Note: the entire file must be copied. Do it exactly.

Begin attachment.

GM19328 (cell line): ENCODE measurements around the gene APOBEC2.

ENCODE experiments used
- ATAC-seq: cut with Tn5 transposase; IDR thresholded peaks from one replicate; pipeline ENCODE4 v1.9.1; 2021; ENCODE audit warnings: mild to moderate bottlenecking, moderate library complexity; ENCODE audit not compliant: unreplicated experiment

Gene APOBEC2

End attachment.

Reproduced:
GM19328 (cell line): ENCODE measurements around the gene APOBEC2.

ENCODE experiments used
- ATAC-seq: cut with Tn5 transposase; IDR thresholded peaks from one replicate; pipeline ENCODE4 v1.9.1; 2021; ENCODE audit warnings: mild to moderate bottlenecking, moderate library complexity; ENCODE audit not compliant: unreplicated experiment

Gene APOBEC2